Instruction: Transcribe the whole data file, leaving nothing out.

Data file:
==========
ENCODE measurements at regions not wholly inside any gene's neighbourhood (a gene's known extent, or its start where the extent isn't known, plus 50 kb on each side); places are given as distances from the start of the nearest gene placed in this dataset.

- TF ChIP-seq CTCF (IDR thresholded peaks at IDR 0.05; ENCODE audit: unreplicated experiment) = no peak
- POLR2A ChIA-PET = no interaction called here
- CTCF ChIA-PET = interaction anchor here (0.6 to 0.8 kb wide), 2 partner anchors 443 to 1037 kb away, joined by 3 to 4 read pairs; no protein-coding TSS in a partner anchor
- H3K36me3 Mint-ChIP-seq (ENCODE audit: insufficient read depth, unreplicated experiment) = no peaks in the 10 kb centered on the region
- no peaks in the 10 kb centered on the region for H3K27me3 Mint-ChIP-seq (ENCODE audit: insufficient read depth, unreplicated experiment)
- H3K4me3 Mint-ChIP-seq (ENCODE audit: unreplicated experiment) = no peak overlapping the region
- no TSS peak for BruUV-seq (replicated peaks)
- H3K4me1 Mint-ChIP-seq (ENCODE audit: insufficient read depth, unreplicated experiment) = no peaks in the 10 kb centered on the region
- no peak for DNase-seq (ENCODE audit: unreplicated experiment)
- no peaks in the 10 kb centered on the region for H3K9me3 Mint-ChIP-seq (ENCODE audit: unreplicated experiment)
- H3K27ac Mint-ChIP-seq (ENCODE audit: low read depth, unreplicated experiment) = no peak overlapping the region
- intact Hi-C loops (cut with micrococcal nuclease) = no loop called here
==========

ENCODE measurements at regions not wholly inside any gene's neighbourhood (a gene's known extent, or its start where the extent isn't known, plus 50 kb on each side); places are given as distances from the start of the nearest gene placed in this dataset.

- TF ChIP-seq CTCF (IDR thresholded peaks at IDR 0.05; ENCODE audit: unreplicated experiment) = no peak
- POLR2A ChIA-PET = no interaction called here
- CTCF ChIA-PET = interaction anchor here (0.6 to 0.8 kb wide), 2 partner anchors 443 to 1037 kb away, joined by 3 to 4 read pairs; no protein-coding TSS in a partner anchor
- H3K36me3 Mint-ChIP-seq (ENCODE audit: insufficient read depth, unreplicated experiment) = no peaks in the 10 kb centered on the region
- no peaks in the 10 kb centered on the region for H3K27me3 Mint-ChIP-seq (ENCODE audit: insufficient read depth, unreplicated experiment)
- H3K4me3 Mint-ChIP-seq (ENCODE audit: unreplicated experiment) = no peak overlapping the region
- no TSS peak for BruUV-seq (replicated peaks)
- H3K4me1 Mint-ChIP-seq (ENCODE audit: insufficient read depth, unreplicated experiment) = no peaks in the 10 kb centered on the region
- no peak for DNase-seq (ENCODE audit: unreplicated experiment)
- no peaks in the 10 kb centered on the region for H3K9me3 Mint-ChIP-seq (ENCODE audit: unreplicated experiment)
- H3K27ac Mint-ChIP-seq (ENCODE audit: low read depth, unreplicated experiment) = no peak overlapping the region
- intact Hi-C loops (cut with micrococcal nuclease) = no loop called here